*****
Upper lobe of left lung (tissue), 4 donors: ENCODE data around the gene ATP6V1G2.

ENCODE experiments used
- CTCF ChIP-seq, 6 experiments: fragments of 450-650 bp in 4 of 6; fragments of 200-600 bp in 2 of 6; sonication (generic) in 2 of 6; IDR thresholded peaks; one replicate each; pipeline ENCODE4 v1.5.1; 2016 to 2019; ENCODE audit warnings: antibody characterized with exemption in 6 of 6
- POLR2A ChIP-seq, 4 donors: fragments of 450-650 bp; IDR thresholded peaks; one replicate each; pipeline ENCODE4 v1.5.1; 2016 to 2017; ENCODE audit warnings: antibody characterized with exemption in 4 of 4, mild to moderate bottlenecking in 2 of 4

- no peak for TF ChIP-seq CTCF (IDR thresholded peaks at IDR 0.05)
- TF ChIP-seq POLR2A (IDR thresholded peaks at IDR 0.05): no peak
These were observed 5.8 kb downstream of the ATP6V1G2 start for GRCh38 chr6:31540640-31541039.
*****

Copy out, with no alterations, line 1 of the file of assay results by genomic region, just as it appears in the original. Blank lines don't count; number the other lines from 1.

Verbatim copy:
Upper lobe of left lung (tissue), 4 donors: ENCODE data around the gene ATP6V1G2.